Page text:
TALK: Where is a good home for a project like this?

After my presentation on 5th December event, people have asked me to post the talk I did on here.. it isn't quite word for word, and excuse some convoluted sentences. I took the room to a place where dreams are made of.. let's hope! "The rural hub dream is well.. the dream!", said one. 

"Thank you all for coming, it is a treat to have you all in this room, some familiar faces from those I have been privileged enough to meet over the past few months and those whom have been recommended to come, drawn to this conversation and our proposed ideas. 

Now that we’ve warmed you have eaten well and have heard from Jamie and Steph who are building bridges with urban and rural around food and agriculture, this goes one step further. We are going to get a little dreamy now…  I want you to think big, really out there horizontally vast plains of possibility BIG; beyond farm diversification, beyond glamping and festivals, beyond weddings and orientation games.. Aaand hold it, breathe out, before you get indigestion.

With that openness, I want you to think about your working day.  who you see, how old / young they are, what they do, what their work is, and then what you’re doing tomorrow? Who you’ll see, what they do, what you will do even… Now, I want you to reimagine your working day.

Some of you already have a significant relationship with the land, for those who don’t, how might we resolve our connection with the land in a more harmonious way, daily. How might we receive the benefits from being more connected to the natural cycles? What would our products, our services look like? How would this contribute to a meaningful livelihood for our younger generations?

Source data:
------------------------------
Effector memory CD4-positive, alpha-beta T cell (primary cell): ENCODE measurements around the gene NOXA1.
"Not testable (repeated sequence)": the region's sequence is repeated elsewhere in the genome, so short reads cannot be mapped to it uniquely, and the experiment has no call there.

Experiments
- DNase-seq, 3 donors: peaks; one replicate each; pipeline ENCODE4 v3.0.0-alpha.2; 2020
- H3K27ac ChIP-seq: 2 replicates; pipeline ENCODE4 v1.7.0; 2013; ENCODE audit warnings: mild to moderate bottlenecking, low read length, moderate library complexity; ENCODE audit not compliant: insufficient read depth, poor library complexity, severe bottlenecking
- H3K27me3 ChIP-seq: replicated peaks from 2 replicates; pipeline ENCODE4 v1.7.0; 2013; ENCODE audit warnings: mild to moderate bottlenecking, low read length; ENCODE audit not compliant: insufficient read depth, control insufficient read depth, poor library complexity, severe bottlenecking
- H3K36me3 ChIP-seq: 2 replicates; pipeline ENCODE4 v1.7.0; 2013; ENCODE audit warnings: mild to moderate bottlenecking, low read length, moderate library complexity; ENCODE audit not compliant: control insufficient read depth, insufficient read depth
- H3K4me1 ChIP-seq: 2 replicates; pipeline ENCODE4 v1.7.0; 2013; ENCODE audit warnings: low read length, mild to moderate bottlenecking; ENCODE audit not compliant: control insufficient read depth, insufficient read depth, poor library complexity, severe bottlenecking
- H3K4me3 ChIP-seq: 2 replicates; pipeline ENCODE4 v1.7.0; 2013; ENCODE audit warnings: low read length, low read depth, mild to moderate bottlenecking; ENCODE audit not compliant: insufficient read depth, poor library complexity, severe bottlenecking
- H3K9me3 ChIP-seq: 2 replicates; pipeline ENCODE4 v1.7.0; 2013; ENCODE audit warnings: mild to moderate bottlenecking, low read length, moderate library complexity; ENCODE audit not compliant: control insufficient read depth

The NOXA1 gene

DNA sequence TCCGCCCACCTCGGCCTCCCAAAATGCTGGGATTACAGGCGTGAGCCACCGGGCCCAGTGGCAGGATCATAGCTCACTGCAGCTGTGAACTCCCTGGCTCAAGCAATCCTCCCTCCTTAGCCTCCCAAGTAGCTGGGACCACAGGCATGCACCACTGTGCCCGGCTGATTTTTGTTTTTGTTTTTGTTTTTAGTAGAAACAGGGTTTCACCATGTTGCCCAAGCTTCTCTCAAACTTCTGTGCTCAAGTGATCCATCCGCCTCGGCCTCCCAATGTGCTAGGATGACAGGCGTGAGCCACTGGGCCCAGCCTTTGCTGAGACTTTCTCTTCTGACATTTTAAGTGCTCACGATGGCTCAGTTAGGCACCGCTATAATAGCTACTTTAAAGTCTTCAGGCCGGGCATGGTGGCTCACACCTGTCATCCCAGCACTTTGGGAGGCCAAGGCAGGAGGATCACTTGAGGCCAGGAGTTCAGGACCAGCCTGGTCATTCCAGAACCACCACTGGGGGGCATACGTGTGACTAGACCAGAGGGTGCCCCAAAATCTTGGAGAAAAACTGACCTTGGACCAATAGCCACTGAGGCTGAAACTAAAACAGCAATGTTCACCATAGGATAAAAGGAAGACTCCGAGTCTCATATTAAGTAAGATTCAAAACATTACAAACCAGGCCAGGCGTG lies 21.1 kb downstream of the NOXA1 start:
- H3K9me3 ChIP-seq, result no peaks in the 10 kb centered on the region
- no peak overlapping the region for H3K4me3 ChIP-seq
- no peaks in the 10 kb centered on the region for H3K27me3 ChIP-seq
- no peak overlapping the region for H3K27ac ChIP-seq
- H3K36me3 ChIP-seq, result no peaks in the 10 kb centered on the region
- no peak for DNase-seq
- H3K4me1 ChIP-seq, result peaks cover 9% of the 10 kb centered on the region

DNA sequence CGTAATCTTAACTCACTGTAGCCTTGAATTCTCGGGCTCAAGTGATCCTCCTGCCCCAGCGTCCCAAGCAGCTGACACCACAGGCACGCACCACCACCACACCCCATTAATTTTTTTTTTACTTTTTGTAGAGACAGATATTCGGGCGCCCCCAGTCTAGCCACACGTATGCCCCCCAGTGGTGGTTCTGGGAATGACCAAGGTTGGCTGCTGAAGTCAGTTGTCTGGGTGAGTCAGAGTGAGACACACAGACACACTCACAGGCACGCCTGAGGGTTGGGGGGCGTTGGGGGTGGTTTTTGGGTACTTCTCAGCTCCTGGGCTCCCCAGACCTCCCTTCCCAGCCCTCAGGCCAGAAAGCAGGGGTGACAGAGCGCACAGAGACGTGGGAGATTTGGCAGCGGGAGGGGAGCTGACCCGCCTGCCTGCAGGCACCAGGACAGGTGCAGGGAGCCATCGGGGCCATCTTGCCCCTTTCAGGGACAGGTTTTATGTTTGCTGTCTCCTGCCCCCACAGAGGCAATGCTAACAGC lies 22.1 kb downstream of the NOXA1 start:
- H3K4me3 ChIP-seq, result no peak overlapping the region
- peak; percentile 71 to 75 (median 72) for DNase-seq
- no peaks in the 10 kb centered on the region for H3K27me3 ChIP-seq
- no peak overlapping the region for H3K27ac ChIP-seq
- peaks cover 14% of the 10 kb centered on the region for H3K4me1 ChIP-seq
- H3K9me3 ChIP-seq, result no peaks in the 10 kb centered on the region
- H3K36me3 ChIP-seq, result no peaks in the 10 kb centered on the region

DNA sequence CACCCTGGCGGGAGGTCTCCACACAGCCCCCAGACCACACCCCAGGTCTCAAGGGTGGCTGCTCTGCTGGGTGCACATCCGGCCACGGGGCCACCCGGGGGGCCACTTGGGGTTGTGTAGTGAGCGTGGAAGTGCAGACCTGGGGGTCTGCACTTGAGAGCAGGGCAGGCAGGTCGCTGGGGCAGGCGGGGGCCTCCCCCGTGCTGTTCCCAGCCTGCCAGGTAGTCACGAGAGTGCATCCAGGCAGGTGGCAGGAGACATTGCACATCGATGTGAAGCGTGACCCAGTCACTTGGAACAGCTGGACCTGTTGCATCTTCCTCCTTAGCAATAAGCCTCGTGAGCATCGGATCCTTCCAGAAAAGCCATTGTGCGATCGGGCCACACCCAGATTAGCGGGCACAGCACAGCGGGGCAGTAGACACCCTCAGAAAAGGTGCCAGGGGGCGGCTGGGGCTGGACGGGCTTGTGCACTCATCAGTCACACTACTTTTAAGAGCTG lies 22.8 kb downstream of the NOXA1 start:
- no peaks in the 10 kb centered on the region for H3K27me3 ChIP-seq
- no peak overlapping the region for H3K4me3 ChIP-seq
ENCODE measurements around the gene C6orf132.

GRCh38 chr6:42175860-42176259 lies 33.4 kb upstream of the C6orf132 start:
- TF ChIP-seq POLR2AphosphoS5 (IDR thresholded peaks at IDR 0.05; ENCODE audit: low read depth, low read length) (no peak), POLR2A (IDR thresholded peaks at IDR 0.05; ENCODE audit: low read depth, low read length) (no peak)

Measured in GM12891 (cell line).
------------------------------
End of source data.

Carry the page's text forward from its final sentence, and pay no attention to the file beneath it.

We are again in a time of uncertainty and volatility. There is a cry for to be more self sufficient again, not only of the land, but of ourselves, to be more resilient, to revitalize our communities, our villages and the links to the farms. 

The rural project is a culmination of a physical space where people come to work, to grow, to learn, practice, to celebrate, to volunteer and to slow down. It is also an expression of a wider movement, where people and the planet are longing for holistic, land-based skills particularly in our young. This project provides the space for those ideas, those connections and the output of sustainable solutions to a widespread problem we are only now starting to feel. 

To provide: from the latin providere: pro (before), videre (to see) = to foresee, to prepare, to get ready

The purpose is to appreciate the natural world, to prevent isolation and bring a sense of belonging for people who feel displaced. The activity is diverse with a running theme of self sufficiency to look after oneself and others. As our working / job patterns shift too, we need to grow accustomed to working less, with less job security and job availability for all of us, and thus we need to relearn consume less and make more ourselves. 

These series of talks are part of this too, to bring rural life, from deepening our understanding of a familiar landscape from Daithi’s indigenous Bristol; transferring indigenous ideas to this city, to land matching in January, to tonight, the launch of paper napkin idea born out of the growing-element of the rural project. A nice-to-have on one piece of land, but let’s really shift something here and scale it up, it only takes people, you here tonight, to make it work.

In ecosystems it is at the edge, between a forest and a meadow for example, where there is the highest biodiversity and most number of relationships between different species. As a result it is there that evolution is the most powerful, where change and innovation are boosted.

Let’s start at the beginning. I’m going to concentric circles to describe the space, starting from the outside ring and bring it closer in. The vision I hold for the rural project is a piece of land, acres high grade for growing on, poorer quality for self-build projects and for land restoration work with land space for people to rent, a supply of affordable land for land-based innovations, projects that require scale, prototyping and security, like SNUG homes, or a natural dye garden.